JUST IN: Punishment has been given to teacher who edited out Trump material from yearbook


Grant Bernardo, the New Jersey high school teen whose “Make America Great Again” t-shirt was edited in his Wall High School yearbook, made enough noise over the ridiculous censorship to get national media attention. Superintendent Cheryl Dyer announced Monday that the unnamed teacher responsible was suspended “pending further disciplinary action” from the school board.

The person responsible for the careful editing of Bernardo’s shirt was reportedly the adviser of the yearbook club. According to the high school’s website, that person is Susan Parsons. Dyer didn’t confirm the name of the teacher, and said she could not comment on further disciplinary action.

“I don’t have definitive answers to all of my questions yet, but I knew enough at this point to get board approval to take that action,” Dyer said, referring to the suspension. Termination of the teacher requires the school board to file tenure charges against her.

Parsons, who reportedly made $87,950 salary last year, has worked in the district for 15 years,  according to her LinkedIn page. On the school website, she says she teaches students  “real world skills” in “photo editing” during her yearbook class.

The New York Post was able to get a phone interview with Parsons. According to their report Parsons said:

“We have never made any action against any political party.” When asked if she knew who scrubbed the Trump images, she said, “I’m going to hang up.”

Apparently, Bernardo wasn’t the only student to see an instance of censorship in the yearbook. App.com reports:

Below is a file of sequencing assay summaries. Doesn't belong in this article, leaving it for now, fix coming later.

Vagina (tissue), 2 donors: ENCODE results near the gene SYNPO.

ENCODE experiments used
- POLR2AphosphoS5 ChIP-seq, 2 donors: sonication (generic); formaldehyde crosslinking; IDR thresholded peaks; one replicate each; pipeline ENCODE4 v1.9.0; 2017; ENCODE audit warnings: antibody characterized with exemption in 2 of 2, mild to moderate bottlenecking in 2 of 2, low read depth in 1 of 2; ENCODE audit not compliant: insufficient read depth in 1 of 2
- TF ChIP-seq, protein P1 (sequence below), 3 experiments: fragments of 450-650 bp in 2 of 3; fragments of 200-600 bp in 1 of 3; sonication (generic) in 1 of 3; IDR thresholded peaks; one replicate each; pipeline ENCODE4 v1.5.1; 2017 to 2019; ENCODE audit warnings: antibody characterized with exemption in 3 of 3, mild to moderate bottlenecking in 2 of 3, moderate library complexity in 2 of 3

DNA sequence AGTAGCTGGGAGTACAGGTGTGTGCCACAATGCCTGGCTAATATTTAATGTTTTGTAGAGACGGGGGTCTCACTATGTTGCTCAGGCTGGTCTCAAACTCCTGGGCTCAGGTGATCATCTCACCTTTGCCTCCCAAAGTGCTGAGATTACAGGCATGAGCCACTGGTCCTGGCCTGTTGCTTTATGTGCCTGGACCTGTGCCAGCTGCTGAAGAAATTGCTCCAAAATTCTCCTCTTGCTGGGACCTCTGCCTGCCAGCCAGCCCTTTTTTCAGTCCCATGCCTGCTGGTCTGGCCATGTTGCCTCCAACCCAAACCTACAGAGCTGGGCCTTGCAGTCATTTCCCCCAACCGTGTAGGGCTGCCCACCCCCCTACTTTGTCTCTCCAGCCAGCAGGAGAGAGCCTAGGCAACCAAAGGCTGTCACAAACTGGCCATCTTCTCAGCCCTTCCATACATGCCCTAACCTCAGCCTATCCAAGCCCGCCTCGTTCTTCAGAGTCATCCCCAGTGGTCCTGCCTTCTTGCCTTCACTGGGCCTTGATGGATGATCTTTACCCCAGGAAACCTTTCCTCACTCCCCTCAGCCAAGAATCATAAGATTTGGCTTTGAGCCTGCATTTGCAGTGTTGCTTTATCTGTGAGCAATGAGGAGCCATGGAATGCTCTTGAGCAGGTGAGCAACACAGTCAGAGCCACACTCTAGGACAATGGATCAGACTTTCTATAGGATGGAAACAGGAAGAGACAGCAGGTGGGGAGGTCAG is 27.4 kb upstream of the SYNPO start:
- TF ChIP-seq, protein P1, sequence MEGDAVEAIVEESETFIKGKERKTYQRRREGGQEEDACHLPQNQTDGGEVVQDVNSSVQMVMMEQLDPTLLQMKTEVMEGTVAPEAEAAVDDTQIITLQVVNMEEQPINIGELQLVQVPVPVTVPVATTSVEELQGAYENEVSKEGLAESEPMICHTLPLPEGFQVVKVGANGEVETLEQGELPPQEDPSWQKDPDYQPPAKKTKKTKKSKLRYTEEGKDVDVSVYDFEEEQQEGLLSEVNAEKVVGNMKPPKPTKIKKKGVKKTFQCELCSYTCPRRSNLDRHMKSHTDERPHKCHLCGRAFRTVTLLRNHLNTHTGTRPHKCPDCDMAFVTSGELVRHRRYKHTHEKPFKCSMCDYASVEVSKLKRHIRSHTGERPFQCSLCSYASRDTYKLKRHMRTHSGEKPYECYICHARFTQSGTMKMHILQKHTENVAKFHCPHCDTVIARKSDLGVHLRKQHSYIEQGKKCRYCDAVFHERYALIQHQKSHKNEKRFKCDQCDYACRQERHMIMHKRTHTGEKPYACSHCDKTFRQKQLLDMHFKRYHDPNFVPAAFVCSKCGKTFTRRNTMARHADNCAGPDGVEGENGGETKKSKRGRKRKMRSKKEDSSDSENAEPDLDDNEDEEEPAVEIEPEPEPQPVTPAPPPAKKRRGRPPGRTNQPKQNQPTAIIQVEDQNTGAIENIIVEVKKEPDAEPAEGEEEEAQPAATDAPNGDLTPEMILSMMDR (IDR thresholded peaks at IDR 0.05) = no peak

According to CNN, a brother and sister at the school also alleged censorship. Wyatt Debrovich-Fago wore a sweater vest in his picture with a Trump campaign logo, but it was seemingly cropped out of the photo.

His sister, Montana, served as president of the school’s freshman class. That role usually comes with a quote next to a picture, and Montana selected: “I like thinking big. If you are going to be thinking anything, you might as well think big.”

But in the yearbook, hers was the only photo without a quote.

“I want to know who thought it was okay to do this,” Janet Dobrovich-Fago, the teens’ mother, told CNN. “I want the school to seek disciplinary action and to be held accountable.”

Wall School Board President Allison Connolly said the board “found the allegations of wrongdoing disturbing and take the charge that students have had their free speech rights infringed upon very seriously.”

The investigation will determine whether Jostens, the company that took the photographs and prints the yearbooks, made the alterations or if they were made by someone at the school.  In one interview, Dyer said a student’s image should only have been altered if it was in violation of the dress code, and that political messages are “absolutely not” a violation.

Grant’s father, Joseph Berardo Jr. wants the school to recall the yearbooks and reissue new, unaltered yearbooks. Reportedly, he’s considering  legal action if that doesn’t happen.

“From my perspective, I don’t understand the censorship,” Berardo said. “I think it was probably politically motivated. It was inherently offensive to somebody and they made a decision to Photoshop it – and without discussion, which is the worst part.”

He said any censorship would be wrong, adding “What’s frustrating to me is that this was the first election [Grant] took interest in, but what message did the school send?”

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